Cinnamon was also mentioned in the Bible numerous times and was noted for its ability to fight illnesses. People have learned more about the health benefits of cinnamon as time has gone on, with research now backing up the medicinal claims of cinnamon that ancient populations have known about for centuries.
Today, cinnamon as we know it is made by cutting the stems of the cinnamomum tree and removing the inner bark, which curls up into cinnamon sticks. These sticks are then ground to make powdery cinnamon spice which is sold and used across the world.
The health benefits of cinnamon can also be obtained in cinnamon extract form, when its special compounds are isolated and concentrated into high doses that have powerful effects on health. Another use for cinnamon is in cinnamon essential oil, which contains high levels of cinnamon’s special compounds and has numerous uses.
To date, approximately 250 species of cinnamon have been identified because the cinnamon tree is grown all over the world, with different species being found on different continents.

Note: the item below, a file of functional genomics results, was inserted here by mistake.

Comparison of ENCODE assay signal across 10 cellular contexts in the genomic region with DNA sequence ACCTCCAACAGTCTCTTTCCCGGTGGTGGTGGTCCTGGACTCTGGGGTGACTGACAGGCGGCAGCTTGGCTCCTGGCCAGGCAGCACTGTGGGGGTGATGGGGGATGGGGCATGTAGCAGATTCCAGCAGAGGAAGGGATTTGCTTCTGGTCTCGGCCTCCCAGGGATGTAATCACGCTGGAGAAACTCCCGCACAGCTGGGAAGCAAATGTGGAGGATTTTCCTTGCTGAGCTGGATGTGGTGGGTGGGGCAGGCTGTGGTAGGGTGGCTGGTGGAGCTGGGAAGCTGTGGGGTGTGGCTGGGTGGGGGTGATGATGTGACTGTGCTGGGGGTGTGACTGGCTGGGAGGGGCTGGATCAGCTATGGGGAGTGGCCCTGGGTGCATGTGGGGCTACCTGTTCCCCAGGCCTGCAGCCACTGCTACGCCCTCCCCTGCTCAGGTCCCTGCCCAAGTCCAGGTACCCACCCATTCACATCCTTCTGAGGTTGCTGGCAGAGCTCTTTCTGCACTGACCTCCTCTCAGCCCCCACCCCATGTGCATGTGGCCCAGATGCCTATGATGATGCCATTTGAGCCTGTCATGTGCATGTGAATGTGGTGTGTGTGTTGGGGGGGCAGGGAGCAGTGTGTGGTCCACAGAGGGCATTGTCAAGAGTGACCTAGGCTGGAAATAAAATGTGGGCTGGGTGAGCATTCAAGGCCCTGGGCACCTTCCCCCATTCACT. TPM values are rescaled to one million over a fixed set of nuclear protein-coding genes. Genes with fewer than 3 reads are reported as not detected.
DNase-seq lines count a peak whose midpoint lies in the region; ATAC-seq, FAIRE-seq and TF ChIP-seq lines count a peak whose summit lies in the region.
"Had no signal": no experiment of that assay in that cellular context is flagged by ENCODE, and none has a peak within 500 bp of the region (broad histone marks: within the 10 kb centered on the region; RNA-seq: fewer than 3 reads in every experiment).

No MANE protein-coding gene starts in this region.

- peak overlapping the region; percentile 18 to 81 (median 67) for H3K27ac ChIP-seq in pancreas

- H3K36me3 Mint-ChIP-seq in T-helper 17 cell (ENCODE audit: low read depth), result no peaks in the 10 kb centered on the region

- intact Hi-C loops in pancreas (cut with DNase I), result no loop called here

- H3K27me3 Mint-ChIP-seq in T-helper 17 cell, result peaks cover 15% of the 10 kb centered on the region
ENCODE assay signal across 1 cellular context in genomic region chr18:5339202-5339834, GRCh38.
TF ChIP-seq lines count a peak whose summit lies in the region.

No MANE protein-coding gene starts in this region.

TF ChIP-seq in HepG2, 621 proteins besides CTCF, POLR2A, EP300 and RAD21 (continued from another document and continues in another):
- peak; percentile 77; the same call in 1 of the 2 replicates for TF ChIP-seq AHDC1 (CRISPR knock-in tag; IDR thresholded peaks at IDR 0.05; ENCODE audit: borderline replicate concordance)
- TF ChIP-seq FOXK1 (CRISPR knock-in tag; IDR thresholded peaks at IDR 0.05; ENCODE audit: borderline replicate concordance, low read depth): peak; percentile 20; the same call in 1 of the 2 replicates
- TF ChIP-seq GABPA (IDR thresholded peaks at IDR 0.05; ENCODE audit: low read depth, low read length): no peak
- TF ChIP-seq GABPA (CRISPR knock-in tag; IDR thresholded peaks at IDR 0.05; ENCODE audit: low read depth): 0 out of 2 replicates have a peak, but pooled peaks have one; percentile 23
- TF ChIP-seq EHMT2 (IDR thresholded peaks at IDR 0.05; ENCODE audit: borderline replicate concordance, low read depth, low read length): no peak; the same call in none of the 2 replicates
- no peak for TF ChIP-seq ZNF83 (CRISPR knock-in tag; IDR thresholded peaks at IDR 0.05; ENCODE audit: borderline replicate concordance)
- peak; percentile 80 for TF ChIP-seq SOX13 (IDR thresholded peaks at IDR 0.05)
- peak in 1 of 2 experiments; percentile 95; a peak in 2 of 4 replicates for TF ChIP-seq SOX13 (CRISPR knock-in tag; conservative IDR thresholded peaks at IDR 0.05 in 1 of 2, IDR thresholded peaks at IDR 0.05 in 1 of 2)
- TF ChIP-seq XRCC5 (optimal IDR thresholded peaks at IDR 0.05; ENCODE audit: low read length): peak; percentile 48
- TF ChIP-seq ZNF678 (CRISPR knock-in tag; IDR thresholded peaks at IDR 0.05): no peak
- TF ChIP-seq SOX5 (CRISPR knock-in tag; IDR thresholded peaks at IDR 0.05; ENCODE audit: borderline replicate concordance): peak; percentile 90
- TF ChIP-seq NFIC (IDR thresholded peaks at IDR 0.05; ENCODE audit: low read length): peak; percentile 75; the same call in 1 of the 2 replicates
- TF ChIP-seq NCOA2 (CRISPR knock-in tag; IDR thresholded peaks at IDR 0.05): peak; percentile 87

There are two main types of cinnamon spice used today: Ceylon cinnamon (which is sometimes labeled as true cinnamon) and Cassia cinnamon which is more widely available and used. Both kinds of cinnamon have a notable spicy taste and fragrance which is due to the presence of cinnamaldehyde and occurs when cinnamon absorbs oxygen. Both types contain the mentioned health benefits, but one kind (ceylon) is actually considered to have more health benefits than the other.
What’s the difference between ceylon cinnamon and cassia cinnamon?